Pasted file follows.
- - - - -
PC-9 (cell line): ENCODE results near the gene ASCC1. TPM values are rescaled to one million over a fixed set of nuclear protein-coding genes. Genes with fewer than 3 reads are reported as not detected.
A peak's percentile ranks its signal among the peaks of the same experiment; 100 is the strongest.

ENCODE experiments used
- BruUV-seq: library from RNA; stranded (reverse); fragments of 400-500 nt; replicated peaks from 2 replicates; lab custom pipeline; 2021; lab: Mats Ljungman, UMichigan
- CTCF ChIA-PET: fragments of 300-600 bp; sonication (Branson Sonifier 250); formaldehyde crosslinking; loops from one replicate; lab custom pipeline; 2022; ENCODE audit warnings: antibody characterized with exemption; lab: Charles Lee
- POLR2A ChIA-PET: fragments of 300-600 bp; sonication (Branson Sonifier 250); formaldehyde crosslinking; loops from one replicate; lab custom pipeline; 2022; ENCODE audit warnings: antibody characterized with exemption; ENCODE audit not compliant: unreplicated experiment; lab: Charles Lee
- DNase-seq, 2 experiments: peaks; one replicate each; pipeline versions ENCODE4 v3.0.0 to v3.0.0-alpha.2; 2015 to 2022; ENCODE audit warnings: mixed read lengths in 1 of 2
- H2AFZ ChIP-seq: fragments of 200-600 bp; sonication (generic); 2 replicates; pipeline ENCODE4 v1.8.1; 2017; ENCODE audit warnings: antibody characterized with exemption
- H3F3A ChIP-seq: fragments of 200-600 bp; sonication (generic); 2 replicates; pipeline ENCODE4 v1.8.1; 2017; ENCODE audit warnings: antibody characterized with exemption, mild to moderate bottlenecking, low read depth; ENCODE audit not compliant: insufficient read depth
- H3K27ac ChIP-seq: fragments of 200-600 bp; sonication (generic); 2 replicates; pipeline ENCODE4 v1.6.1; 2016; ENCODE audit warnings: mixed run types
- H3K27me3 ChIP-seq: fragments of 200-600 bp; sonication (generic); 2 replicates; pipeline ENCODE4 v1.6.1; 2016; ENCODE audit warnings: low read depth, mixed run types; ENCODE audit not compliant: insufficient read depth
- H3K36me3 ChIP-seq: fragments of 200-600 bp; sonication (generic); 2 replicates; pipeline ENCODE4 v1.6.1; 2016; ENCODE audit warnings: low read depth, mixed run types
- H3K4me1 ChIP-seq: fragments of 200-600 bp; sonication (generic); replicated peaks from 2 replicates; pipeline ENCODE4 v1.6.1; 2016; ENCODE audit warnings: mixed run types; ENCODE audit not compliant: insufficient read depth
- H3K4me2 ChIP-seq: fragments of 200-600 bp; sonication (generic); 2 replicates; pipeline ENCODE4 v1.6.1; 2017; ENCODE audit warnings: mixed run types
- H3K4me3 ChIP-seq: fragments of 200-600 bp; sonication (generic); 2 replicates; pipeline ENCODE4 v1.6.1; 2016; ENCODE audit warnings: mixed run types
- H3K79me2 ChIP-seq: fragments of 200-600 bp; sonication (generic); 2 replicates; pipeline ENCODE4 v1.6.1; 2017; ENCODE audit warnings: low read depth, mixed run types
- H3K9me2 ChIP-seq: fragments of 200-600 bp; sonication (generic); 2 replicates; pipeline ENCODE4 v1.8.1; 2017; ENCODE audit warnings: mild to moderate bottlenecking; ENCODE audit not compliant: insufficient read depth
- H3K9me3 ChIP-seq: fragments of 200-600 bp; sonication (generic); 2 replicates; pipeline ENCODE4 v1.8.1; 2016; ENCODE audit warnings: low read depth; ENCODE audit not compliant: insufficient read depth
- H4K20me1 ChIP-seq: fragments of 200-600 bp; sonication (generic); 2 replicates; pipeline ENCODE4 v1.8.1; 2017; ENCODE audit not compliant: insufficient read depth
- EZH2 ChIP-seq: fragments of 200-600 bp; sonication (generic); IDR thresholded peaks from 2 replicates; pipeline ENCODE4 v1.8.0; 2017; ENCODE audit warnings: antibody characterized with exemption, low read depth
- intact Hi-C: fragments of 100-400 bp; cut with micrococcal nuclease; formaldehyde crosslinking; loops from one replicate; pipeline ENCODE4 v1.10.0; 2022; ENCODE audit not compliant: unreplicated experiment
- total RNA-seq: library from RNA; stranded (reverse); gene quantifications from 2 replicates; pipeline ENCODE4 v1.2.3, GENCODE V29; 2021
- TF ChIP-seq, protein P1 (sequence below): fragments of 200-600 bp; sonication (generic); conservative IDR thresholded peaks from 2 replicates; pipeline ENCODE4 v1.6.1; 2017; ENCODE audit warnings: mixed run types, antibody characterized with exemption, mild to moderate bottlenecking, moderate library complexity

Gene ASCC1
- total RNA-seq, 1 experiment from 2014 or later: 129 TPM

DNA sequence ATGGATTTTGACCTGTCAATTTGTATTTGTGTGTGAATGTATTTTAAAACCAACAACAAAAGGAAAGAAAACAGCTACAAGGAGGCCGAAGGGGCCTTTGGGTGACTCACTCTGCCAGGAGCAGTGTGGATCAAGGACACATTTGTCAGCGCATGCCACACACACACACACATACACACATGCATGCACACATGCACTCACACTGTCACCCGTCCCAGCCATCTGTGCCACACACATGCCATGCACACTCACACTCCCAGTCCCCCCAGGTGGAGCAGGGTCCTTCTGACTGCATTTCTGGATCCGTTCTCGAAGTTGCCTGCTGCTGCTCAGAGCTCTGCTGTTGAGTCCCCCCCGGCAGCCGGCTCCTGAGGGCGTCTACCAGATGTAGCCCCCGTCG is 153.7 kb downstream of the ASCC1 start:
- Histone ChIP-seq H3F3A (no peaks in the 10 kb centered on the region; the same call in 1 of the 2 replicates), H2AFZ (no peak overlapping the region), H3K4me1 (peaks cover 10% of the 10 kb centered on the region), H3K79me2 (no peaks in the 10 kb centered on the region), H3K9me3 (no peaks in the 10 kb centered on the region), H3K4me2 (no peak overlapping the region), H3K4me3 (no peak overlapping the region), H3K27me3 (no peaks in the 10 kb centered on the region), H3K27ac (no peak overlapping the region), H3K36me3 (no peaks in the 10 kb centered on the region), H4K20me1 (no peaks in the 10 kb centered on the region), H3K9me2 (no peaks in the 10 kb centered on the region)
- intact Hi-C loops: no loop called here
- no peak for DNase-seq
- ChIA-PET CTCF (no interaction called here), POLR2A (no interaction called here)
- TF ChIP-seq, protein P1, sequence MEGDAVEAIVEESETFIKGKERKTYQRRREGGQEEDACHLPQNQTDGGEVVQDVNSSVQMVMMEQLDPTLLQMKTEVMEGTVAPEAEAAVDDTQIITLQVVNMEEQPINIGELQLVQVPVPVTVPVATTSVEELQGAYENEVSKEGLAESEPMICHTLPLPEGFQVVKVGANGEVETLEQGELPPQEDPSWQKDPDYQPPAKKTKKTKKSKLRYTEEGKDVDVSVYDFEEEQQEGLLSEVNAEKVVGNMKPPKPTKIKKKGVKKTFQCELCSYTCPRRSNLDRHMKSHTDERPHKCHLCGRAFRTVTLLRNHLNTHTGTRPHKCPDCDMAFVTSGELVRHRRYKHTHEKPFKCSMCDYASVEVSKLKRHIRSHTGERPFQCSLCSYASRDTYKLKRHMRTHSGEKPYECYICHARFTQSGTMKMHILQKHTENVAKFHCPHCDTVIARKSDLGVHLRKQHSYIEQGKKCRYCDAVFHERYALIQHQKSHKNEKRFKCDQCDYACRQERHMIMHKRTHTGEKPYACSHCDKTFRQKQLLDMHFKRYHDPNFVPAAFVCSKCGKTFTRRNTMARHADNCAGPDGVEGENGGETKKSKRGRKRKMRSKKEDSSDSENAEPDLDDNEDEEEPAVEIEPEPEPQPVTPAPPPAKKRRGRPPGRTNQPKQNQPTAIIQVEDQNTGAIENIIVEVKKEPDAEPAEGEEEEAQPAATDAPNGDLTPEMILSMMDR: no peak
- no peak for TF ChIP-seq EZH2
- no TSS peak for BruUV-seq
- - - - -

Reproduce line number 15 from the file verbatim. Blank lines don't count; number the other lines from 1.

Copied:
- H3K4me3 ChIP-seq: fragments of 200-600 bp; sonication (generic); 2 replicates; pipeline ENCODE4 v1.6.1; 2016; ENCODE audit warnings: mixed run types